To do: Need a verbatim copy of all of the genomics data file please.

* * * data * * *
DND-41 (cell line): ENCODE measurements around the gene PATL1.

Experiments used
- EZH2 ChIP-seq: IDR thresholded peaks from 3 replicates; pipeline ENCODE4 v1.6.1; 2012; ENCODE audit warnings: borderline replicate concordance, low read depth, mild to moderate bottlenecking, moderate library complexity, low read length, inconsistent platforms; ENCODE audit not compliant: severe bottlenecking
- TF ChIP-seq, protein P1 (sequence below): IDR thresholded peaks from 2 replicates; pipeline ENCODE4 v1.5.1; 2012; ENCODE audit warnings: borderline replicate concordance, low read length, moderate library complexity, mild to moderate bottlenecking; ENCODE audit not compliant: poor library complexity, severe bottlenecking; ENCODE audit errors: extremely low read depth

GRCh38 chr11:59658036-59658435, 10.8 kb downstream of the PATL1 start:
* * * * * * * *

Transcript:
DND-41 (cell line): ENCODE measurements around the gene PATL1.

Experiments used
- EZH2 ChIP-seq: IDR thresholded peaks from 3 replicates; pipeline ENCODE4 v1.6.1; 2012; ENCODE audit warnings: borderline replicate concordance, low read depth, mild to moderate bottlenecking, moderate library complexity, low read length, inconsistent platforms; ENCODE audit not compliant: severe bottlenecking
- TF ChIP-seq, protein P1 (sequence below): IDR thresholded peaks from 2 replicates; pipeline ENCODE4 v1.5.1; 2012; ENCODE audit warnings: borderline replicate concordance, low read length, moderate library complexity, mild to moderate bottlenecking; ENCODE audit not compliant: poor library complexity, severe bottlenecking; ENCODE audit errors: extremely low read depth

GRCh38 chr11:59658036-59658435, 10.8 kb downstream of the PATL1 start: